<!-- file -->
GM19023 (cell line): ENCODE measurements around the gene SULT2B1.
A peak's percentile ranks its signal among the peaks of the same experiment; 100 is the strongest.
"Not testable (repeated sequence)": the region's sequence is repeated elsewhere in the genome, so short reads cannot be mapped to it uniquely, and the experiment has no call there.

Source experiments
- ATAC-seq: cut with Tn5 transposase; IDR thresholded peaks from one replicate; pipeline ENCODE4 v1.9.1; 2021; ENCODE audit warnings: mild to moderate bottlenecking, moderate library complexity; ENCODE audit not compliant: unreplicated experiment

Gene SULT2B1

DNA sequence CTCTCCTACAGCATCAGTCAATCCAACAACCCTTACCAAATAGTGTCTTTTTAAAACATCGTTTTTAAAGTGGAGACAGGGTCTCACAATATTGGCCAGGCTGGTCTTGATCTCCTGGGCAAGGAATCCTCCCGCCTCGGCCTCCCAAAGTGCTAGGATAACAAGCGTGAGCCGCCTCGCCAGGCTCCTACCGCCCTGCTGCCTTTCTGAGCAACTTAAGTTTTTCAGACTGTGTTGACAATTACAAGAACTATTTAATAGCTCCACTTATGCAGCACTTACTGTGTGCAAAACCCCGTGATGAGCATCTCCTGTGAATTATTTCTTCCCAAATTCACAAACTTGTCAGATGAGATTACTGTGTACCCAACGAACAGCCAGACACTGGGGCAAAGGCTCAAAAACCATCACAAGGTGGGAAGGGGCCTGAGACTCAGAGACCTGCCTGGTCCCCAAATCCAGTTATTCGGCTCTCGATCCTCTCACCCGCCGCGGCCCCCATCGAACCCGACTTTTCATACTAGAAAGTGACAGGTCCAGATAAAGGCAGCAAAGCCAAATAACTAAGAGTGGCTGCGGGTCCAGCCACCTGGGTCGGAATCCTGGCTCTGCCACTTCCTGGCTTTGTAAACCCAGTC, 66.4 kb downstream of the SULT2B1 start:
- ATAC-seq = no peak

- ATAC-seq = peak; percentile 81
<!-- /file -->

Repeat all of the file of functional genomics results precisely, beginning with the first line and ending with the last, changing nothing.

GM19023 (cell line): ENCODE measurements around the gene SULT2B1.
A peak's percentile ranks its signal among the peaks of the same experiment; 100 is the strongest.
"Not testable (repeated sequence)": the region's sequence is repeated elsewhere in the genome, so short reads cannot be mapped to it uniquely, and the experiment has no call there.

Source experiments
- ATAC-seq: cut with Tn5 transposase; IDR thresholded peaks from one replicate; pipeline ENCODE4 v1.9.1; 2021; ENCODE audit warnings: mild to moderate bottlenecking, moderate library complexity; ENCODE audit not compliant: unreplicated experiment

Gene SULT2B1

DNA sequence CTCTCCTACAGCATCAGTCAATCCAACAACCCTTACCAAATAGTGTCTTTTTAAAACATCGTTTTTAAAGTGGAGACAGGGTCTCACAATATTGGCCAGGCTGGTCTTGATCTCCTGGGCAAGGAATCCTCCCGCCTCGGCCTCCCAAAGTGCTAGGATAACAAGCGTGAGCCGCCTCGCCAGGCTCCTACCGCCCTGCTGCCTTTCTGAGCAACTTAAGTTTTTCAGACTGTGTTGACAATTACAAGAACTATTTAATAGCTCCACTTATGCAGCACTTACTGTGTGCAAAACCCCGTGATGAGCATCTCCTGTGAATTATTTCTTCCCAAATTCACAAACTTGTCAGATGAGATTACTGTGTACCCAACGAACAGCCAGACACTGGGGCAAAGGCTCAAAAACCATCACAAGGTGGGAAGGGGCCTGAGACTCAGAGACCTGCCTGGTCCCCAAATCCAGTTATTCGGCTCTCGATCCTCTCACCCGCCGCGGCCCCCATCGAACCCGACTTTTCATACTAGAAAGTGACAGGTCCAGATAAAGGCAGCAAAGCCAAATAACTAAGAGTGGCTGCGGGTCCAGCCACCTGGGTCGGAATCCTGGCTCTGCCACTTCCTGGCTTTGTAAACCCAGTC, 66.4 kb downstream of the SULT2B1 start:
- ATAC-seq = no peak

- ATAC-seq = peak; percentile 81